On the iPad’s charging cable

I bought my wife an iPad for christmas. The battery recharges via a USB lead, and a mains plug is provided with a USB port, so that you can charge directly from mains.

But the cable is ridiculously short — about one meter. It’s basically impossible to use the iPad when it’s plugged in, for fear of ripping the cable out of the iPad or the mains plug.

This is a very good thing.

It changes what kind of thing the iPad is. When I use a laptop, my default mode is to have it plugged in all the time, and just think of it as being able to survive for a while when isolated from its feeding trough. But with an iPad, the narrative is very different. It’s a device that isn’t wired into anything. It moves happily around the house with you, and just happens every now and then to need parking in its Special Place where the charger is.

Although these two usage models are identical in substance, the psychological difference is huge. I have been used to thinking of laptops as delicate super-powered entities that I must care for and love and cherish and worship. Whereas the iPad is just there for you. And since we’ve had it around, I’ve started to shift my attitude towards my laptop, too.

So the short charging cable is a clever piece of cultural engineering.

10 responses to “On the iPad’s charging cable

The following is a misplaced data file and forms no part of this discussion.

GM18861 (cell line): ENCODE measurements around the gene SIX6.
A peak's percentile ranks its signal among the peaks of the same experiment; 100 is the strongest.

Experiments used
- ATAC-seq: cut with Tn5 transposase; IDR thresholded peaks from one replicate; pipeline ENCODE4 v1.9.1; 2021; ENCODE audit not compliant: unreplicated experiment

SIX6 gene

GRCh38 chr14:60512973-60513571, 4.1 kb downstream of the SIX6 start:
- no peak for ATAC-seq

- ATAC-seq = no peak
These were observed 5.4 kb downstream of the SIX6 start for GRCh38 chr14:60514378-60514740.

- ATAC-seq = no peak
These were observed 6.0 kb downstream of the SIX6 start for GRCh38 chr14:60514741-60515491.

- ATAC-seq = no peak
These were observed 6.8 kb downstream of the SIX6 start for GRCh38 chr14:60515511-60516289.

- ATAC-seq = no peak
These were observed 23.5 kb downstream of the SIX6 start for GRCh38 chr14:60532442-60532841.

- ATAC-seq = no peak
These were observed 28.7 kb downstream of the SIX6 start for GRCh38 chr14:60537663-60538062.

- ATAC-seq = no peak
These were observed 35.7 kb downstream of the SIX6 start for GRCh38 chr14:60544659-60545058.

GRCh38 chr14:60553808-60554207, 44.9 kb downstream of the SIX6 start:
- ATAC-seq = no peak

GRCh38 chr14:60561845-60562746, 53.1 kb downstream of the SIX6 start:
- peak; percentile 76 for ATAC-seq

1. I can think of another reason. My father uses a third party cable. When he visited, he decided a sensible place to charge his iPad was to leave it on a windowsill, with the cable running down to a trailing 4-way plug socket.

    You can guess the rest.

    (I am surprised they didn’t make Lightning incorporate the MagSafe approach for this reason but possibly it is dependent on the weight of th item).

  2. Perhaps a stronger reason for short cables is reducing resistive losses. For short cables, a manufacturer can use cheaper (smaller gauge and/or non-copper) conductors with higher resistivity while staying within the power supply specification at the other end. That’s why so many phone charging cables are also short, even though sometimes one must move furniture to provide a flat surface close enough to an outlet.

  3. juleslt writes: “He decided a sensible place to charge his iPad was to leave it on a windowsill, with the cable running down to a trailing 4-way plug socket.” This may be stupid of me, but no — I can’t. What happened?

    Michael P’s more prosaic reason for shorter cables (cheaper to manufacture) is an interesting alternative. But I doubt that’s the issue here. Producing a longer cable would cost Apple a few pence, which is down in the noise for a £400 piece of kit. I think it has to be a deliberate decision.

  4. I’ve wondered the same thing Mike, and like you I don’t think it’s to do with price (especially as the magsafe power supply on my MacBookPro has very generous lengths of cable, from the connector to the brick and then from the brick to the wall socket – I can’t see Apple skimping pennies on a cable).